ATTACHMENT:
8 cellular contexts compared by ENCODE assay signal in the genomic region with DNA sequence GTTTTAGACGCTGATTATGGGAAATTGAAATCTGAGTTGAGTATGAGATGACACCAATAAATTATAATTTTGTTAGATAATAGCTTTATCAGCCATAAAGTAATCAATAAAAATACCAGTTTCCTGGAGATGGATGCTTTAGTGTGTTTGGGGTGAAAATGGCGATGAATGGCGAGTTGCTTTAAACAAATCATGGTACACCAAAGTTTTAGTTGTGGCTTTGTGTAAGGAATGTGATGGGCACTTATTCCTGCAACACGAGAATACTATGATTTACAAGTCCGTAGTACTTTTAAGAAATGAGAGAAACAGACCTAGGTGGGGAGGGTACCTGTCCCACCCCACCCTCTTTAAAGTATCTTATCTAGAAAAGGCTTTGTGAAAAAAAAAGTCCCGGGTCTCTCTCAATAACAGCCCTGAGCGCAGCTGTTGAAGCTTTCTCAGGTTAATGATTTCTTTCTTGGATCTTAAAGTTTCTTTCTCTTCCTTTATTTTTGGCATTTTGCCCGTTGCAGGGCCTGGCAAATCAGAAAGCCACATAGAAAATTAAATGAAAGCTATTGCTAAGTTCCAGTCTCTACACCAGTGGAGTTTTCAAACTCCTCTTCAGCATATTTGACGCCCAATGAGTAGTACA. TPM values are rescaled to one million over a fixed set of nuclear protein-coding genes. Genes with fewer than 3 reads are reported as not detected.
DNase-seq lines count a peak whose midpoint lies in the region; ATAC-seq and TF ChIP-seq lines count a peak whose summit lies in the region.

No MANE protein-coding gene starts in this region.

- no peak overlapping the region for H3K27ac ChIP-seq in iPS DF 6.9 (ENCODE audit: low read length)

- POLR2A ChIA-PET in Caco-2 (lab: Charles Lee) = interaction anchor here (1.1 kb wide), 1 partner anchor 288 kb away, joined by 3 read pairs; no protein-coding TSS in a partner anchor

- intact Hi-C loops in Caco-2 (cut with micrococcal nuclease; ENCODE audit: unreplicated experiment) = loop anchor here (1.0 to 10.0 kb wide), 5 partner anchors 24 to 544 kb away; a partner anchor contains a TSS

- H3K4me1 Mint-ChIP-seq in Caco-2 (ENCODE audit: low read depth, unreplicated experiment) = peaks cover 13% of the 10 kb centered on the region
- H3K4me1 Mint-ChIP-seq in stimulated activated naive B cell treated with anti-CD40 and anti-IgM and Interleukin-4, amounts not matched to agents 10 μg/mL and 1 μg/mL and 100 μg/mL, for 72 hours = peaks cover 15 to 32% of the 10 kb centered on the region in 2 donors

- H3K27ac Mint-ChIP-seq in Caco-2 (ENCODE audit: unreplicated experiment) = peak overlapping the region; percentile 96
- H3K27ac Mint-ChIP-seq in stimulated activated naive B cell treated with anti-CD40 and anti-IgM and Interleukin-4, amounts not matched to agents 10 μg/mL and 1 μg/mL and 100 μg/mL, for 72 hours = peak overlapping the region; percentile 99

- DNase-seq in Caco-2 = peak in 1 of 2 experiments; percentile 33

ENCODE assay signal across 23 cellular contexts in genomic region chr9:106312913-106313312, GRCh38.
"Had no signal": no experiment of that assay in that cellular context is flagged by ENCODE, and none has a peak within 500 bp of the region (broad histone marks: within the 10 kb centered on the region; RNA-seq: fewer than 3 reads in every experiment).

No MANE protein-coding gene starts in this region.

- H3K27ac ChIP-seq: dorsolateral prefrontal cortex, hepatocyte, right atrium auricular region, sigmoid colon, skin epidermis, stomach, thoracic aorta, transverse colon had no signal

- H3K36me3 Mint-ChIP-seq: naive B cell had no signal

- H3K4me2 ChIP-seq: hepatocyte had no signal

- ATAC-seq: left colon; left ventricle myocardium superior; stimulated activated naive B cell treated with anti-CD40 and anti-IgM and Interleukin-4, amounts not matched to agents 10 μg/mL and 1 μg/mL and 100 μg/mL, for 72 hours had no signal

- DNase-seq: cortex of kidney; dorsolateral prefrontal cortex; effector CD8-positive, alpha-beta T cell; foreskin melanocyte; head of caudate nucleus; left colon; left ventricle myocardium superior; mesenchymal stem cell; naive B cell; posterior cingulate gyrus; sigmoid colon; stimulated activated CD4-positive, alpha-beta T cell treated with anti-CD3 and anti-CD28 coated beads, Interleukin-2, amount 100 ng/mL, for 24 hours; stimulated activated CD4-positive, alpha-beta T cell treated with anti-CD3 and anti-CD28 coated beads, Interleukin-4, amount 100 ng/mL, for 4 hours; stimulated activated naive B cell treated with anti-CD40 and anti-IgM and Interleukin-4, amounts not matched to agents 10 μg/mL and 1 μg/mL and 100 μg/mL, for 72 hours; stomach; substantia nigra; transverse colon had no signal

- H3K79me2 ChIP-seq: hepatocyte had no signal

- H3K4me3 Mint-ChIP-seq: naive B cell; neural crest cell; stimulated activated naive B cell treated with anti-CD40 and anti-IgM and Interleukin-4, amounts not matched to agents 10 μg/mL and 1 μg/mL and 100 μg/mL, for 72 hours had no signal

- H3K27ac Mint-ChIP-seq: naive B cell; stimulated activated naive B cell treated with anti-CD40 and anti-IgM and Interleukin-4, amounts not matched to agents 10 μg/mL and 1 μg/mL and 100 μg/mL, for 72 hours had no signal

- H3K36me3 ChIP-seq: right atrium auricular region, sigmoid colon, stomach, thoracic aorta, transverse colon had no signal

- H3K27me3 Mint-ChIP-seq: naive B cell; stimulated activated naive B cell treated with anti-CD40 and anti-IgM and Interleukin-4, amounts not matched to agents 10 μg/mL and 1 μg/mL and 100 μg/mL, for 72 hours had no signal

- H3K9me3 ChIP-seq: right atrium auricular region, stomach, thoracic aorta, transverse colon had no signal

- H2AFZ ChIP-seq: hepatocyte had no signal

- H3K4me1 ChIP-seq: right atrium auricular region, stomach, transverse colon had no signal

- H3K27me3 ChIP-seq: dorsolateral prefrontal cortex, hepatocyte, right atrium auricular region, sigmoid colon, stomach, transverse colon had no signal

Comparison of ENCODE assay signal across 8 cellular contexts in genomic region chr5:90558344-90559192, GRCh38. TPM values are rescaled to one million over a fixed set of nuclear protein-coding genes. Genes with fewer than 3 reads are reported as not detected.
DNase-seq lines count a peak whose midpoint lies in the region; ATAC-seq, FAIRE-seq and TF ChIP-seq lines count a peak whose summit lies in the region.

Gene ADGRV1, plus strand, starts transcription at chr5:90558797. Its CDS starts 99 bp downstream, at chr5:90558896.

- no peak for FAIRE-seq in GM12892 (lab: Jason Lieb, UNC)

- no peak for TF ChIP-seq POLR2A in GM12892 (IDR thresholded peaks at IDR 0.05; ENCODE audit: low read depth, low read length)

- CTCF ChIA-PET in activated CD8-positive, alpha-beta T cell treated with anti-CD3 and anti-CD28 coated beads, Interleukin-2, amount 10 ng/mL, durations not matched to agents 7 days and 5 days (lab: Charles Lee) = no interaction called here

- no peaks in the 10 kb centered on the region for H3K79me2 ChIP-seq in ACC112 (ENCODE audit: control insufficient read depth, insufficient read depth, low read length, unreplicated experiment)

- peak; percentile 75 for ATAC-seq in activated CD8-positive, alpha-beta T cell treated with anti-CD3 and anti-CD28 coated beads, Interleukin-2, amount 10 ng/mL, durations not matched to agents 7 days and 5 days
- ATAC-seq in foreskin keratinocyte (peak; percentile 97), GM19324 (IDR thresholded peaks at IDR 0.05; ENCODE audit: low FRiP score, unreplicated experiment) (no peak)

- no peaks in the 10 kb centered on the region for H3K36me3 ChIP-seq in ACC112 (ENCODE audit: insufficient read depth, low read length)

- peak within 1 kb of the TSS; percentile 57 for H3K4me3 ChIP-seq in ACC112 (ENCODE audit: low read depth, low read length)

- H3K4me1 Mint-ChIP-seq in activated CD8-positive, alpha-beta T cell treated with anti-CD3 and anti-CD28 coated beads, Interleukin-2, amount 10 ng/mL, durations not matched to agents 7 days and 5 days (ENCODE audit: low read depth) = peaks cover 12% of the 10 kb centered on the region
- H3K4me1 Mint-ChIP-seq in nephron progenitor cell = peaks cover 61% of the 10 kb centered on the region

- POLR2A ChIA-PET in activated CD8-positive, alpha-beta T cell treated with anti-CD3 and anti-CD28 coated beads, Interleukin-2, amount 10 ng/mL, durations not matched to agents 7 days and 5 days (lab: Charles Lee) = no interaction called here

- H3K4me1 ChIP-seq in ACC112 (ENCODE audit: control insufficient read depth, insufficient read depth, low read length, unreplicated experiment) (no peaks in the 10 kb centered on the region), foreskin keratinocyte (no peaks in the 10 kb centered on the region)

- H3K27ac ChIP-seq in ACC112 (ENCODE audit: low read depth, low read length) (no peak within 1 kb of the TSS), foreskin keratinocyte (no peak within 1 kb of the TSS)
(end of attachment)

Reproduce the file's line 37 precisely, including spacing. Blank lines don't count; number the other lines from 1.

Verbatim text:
- ATAC-seq in foreskin keratinocyte (peak; percentile 97), GM19324 (IDR thresholded peaks at IDR 0.05; ENCODE audit: low FRiP score, unreplicated experiment) (no peak)